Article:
Winemakers must take terroir seriously, hears EWBC
Producers who want to make wines that are true to their terroir must cut out the "noise" of modern winemaking techniques and look back to the traditions of how their wines were made, according to Californian winemaker Randall Grahm.
Speaking at the opening session of the fifth annual European Wine Bloggers Conference in Izmir, Turkey, Grahm said he was encouraged by the number of winemakers, particularly in the New World, who are prepared to look for the "sense of place" in their wines and not rely on the controls modern winemaking techniques give them.
"You feel different when you taste a wine that comes from a place," stressed Grahm, and "not a laboratory". "Terrior is being taken more seriously than ever before," he added. "We are seeing a fundamental shift in winemaking."
Winemakers, he said, were increasingly looking to make wines that were "the real deal", which meant looking back in history to how wines should be made. He said we were fortunate to be living at a "magical" time that could take us out of a "vinous ice age". "Real wines in the future will derive from the genius of the place where they are grown."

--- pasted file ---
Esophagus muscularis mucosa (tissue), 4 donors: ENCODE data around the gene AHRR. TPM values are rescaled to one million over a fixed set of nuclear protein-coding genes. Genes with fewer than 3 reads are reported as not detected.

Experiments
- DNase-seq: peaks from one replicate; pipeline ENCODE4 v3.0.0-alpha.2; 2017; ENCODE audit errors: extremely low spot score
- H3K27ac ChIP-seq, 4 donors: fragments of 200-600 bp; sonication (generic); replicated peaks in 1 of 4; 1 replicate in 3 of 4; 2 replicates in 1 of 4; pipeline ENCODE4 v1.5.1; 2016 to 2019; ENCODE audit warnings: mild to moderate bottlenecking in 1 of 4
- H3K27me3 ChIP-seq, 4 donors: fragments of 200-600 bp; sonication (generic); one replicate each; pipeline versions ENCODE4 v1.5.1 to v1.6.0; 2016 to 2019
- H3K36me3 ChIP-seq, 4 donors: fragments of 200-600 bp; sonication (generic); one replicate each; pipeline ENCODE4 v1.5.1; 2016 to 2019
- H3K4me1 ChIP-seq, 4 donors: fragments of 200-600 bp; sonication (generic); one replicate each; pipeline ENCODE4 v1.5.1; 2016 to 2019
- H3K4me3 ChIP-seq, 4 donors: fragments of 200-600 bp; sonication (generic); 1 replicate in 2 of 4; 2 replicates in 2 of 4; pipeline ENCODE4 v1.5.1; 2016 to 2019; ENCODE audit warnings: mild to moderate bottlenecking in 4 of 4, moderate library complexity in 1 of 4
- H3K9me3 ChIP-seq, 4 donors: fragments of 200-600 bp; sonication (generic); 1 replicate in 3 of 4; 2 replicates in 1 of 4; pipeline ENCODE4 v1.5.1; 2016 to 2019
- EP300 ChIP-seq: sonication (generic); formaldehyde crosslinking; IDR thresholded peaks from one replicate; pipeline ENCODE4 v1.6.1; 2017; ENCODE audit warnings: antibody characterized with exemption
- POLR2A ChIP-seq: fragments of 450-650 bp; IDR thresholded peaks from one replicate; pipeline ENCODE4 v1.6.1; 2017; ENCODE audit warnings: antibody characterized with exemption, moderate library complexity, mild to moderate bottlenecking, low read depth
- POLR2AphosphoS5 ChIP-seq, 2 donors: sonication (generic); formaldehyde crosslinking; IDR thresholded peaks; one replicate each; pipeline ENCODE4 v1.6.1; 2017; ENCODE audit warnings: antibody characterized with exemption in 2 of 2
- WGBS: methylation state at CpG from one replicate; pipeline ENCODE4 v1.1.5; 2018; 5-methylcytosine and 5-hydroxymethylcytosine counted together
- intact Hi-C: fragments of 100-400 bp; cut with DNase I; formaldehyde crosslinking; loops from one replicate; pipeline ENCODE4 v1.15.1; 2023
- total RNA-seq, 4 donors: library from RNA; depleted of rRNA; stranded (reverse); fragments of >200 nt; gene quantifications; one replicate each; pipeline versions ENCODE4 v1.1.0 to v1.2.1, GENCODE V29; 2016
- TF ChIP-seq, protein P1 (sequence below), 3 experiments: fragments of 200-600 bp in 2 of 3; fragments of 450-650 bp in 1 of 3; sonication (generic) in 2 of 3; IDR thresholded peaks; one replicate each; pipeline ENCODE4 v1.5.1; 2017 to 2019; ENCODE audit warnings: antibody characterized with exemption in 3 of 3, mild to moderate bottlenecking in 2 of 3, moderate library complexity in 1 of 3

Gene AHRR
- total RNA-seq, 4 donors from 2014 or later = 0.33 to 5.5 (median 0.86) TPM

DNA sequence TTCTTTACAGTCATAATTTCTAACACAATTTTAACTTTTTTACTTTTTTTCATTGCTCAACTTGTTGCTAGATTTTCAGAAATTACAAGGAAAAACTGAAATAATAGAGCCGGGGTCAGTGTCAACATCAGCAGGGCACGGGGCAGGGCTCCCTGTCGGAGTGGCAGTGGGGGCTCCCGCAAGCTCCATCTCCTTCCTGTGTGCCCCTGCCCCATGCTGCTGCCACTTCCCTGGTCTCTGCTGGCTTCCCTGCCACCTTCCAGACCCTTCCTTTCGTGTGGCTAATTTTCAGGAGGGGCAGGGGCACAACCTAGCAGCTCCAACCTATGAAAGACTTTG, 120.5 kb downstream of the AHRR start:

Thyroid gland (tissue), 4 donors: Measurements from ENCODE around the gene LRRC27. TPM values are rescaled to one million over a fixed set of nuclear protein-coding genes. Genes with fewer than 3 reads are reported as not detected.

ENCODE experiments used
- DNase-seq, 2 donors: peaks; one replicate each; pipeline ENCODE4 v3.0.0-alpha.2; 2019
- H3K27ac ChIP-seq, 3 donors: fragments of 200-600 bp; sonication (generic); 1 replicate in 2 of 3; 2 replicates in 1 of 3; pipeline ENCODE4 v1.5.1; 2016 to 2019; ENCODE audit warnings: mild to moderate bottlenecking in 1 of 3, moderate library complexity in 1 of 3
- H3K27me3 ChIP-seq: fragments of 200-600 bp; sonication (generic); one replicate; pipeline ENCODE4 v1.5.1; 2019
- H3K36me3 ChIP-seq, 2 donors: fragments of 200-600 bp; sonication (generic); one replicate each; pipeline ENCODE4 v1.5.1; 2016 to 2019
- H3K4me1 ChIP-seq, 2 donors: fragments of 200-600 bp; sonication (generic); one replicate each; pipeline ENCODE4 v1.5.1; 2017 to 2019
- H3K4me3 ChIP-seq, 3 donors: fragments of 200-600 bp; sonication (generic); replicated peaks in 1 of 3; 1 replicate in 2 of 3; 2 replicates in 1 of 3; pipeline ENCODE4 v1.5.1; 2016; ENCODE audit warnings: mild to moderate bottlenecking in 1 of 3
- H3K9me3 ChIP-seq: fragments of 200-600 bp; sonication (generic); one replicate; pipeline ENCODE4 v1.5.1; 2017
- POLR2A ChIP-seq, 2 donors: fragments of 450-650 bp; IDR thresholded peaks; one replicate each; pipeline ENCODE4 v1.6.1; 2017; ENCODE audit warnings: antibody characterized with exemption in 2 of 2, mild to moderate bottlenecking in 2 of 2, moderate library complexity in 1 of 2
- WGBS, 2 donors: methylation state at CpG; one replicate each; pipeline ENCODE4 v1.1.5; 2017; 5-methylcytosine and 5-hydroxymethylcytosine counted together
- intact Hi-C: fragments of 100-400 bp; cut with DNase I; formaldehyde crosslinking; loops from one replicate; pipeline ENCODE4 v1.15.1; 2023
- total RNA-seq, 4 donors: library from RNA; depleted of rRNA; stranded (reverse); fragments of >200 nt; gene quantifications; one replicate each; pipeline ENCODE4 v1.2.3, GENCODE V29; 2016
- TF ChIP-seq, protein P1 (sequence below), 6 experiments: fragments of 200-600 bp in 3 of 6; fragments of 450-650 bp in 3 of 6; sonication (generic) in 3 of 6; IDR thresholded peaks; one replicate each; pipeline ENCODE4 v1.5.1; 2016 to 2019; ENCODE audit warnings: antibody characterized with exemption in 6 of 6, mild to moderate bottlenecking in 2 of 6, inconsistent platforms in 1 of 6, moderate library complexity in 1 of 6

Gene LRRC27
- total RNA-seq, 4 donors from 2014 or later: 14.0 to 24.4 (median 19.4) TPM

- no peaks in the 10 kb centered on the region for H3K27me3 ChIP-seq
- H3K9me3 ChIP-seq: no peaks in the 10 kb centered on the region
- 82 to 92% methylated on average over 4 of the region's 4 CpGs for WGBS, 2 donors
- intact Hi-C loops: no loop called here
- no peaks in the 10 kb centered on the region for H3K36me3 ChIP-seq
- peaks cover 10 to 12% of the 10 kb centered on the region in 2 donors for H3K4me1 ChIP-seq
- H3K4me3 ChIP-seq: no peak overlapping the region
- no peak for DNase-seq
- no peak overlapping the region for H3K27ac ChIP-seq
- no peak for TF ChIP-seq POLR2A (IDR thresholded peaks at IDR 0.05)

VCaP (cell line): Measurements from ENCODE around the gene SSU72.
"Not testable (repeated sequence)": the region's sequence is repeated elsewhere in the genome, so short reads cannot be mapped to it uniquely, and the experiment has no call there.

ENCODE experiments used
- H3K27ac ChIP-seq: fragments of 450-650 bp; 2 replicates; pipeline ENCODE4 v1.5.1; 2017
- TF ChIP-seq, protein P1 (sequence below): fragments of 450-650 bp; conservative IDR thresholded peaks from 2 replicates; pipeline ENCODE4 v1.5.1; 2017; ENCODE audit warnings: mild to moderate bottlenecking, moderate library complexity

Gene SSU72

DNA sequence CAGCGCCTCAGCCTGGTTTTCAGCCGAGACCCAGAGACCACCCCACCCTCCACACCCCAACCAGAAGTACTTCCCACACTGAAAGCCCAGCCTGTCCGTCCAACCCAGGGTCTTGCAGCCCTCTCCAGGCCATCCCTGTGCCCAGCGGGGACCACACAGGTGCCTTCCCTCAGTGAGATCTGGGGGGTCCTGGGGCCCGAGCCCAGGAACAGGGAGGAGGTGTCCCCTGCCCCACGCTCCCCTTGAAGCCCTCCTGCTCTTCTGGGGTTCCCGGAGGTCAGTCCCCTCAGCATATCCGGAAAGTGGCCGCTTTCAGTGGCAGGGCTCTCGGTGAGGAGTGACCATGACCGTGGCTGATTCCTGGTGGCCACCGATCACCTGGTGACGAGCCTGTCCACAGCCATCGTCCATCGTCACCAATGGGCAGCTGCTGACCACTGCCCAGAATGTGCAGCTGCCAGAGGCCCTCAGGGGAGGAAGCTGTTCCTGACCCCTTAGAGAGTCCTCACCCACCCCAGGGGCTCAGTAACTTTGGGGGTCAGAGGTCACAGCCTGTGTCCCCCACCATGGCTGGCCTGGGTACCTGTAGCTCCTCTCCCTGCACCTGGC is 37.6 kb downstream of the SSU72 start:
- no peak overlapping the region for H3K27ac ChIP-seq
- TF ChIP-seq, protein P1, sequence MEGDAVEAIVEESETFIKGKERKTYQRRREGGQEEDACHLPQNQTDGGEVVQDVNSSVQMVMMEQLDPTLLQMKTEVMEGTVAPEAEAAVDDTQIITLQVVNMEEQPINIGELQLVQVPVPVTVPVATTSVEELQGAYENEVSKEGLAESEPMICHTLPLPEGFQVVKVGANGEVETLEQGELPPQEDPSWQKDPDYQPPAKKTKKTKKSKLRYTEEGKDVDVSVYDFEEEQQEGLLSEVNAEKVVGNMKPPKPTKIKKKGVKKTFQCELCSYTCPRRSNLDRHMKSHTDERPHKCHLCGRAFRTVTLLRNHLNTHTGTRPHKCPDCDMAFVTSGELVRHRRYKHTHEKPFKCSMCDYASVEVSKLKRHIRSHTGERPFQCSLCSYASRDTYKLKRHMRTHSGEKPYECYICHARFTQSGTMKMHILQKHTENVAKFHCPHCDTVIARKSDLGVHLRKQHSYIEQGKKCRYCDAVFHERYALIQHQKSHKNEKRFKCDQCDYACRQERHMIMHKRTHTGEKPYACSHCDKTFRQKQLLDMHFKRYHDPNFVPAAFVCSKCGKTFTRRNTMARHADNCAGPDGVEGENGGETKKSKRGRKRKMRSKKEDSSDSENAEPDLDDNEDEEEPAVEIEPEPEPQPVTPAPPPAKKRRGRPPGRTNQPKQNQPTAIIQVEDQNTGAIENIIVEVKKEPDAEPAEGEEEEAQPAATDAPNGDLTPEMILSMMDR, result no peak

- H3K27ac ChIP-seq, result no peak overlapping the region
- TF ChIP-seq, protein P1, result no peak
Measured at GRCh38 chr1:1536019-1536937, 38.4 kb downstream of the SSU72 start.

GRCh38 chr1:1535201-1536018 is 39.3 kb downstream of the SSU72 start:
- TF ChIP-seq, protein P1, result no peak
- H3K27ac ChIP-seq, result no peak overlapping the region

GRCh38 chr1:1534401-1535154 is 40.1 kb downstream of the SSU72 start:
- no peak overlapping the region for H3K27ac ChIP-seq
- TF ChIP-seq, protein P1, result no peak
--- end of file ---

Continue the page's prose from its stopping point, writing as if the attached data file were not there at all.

He urged more winemakers not to rely on grafts and rootings for their vines, but to go back to planting their own seeds which were far more likely to grasp the true characteristics of the soils in the vineyard.
Grahm was talking as part of an opening session of the conference that is centred around the concept of bloggers and wine communicators being the "source" of information, and the importance of how they use and disseminate information.
Vrazon, the wine communications company behind EWBC, said: "It is no longer enough to be adding content about wine, it is increasingly important to create a source of knowledge, or intelligence, either through original research or expert analysis".
The EWBC 12 conference is backed by Wines of Turkey and has attracted around 280 delegates from 40 countries. As well as sharing experiences and expertise on blogging and social media, they will also have the opportunity to taste wines from producers from across the eastern Mediterranean.
IWC co-chairs Tim Atkin MW and Charles Metcalfe will lead a Grand Terroir tasting that looks to showcase wines from Turkey, Georgia, Lebanon, Armenia and Egypt.